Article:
Thursday, January 10, 2019

Thirty Seventh Podcast


Well we recorded our podcast today but we ran into a problem. Our Zoom H4n recorder locked up about halfway into the recording unbeknown to me, and so the entire recording was lost. You can never redo what you have done and so I thought I would post this entry to explain what the podcast was about and it can live in place of our voices. I'm sure Eric will add on his thoughts in the comments.

The idea for the podcast began over the holiday break.  I was laying around listening to music when I played the song "Jezebel" by 10,000 Maniacs.  I thought I'd like to talk about this song and so came up with the idea that we could each talk about 2 songs.  Time wise I thought it would fit well.  That was all we discussed no criteria about the type of songs, etc. just two songs.

Jezebel

We started our conversation talking about "Jezebel."  It comes off of the 10,000 Maniacs last studio album with Natalie Merchant, Our Time in Eden.  The 10,000 Maniacs with Merchant rarely ventured into romantic relationship territory and so this song is rare in their catalog, but it is Merchant writing at her best.  I find her writing to be best when she is a lone figure reflecting on things.  I think of their first song that I fell for "Like the Weather," or "Eat for Two" another favorite of mine.  It is a common approach many songwriters or poets take but I find her to be at her best from this voice.  Anyhow Jezebel is the song about a person realizing they have to exit from a relationship.  This song could easily be sung by a man or a woman.  Here are the lyrics.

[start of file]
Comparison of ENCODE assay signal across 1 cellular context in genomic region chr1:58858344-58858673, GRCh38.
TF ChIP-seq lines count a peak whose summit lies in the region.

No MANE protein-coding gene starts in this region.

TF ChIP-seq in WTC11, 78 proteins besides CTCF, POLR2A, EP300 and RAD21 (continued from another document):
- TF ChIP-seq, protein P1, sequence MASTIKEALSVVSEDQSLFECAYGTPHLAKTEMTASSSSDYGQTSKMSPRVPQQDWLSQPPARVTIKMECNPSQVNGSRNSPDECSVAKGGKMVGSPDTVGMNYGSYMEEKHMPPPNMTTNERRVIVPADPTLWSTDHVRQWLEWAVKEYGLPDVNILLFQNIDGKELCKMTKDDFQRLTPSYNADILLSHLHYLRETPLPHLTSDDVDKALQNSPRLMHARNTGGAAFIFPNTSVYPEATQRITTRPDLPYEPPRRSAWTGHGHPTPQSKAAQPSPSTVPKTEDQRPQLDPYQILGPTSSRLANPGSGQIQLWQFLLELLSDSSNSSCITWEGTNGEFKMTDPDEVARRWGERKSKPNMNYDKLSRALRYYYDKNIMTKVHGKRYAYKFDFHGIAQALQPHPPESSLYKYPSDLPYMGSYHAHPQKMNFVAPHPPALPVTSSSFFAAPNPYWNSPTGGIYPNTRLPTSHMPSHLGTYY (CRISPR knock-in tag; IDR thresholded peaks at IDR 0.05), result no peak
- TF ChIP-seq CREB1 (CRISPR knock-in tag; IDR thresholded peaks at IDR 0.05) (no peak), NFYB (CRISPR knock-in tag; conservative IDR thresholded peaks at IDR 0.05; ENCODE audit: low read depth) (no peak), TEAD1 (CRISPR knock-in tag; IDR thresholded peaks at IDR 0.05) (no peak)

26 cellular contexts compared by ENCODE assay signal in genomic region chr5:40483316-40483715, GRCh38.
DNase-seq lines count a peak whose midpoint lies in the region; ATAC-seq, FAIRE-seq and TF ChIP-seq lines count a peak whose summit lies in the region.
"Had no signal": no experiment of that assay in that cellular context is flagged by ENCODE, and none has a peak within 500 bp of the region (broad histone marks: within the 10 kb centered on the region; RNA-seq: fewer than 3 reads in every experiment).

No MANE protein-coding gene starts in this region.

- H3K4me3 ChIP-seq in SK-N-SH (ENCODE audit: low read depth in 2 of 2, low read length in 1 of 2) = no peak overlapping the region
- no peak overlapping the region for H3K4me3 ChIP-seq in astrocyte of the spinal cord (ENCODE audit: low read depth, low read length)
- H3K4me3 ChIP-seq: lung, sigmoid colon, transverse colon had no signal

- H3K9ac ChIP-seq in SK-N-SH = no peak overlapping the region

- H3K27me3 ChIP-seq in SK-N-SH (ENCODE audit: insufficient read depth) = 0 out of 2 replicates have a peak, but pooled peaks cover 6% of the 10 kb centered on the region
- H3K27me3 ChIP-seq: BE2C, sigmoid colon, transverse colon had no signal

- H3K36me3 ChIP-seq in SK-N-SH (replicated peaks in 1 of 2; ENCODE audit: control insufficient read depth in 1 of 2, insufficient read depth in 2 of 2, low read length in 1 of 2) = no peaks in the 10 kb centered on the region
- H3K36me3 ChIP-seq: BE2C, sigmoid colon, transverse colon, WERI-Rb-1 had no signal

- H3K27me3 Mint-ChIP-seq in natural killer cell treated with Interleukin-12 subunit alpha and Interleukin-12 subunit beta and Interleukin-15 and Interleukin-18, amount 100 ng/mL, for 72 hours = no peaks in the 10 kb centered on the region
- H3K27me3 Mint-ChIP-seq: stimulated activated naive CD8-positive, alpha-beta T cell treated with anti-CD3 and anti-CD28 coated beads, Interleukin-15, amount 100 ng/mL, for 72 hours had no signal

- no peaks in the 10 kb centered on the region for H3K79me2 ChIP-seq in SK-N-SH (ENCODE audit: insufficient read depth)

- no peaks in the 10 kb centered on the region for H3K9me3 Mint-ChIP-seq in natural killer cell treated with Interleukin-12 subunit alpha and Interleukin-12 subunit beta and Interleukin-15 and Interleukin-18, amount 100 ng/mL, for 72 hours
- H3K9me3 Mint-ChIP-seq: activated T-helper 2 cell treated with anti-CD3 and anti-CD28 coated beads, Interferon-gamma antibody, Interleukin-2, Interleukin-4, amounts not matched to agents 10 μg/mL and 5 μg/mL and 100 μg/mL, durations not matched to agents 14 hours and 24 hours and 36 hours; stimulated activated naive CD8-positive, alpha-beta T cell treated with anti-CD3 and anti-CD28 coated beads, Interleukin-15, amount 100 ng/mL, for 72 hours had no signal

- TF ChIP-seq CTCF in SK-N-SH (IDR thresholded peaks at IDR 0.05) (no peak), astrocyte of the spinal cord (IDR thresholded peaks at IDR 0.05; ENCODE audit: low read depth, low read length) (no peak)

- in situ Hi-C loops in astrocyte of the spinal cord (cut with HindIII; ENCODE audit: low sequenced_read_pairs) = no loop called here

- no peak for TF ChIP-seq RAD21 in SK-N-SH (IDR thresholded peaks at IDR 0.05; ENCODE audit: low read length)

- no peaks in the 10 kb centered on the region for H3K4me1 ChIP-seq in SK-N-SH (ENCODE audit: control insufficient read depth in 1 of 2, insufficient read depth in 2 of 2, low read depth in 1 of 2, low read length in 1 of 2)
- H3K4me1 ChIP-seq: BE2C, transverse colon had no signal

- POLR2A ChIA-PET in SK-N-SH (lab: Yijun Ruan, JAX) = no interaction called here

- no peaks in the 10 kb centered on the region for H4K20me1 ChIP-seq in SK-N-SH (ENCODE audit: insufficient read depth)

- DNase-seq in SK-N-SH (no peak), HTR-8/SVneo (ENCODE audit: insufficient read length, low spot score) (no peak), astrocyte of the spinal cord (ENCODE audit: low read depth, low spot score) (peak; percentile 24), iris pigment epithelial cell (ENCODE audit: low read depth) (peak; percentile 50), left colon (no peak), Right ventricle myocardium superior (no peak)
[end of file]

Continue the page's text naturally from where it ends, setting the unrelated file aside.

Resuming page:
To think of my task is chilling.
To know I was carefully building the mask I was wearing for two years, swearing I'd tear it off.
I've sat in the dark explaining to myself that I'm straining too hard for feelings I ought to find easily.
Called myself Jezebel.
I don't believe.

Before I say that the vows we made weigh like a stone in my heart.
Family is family, don't let this tear us apart.

You lie there, an innocent baby.
I feel like the thief who is raiding your home, entering and breaking and taking in every room.
I know your feelings are tender and that inside you the embers still glow.
But I'm a shadow, I'm only a bed of blackened coal.
Call myself Jezebel for wanting to leave.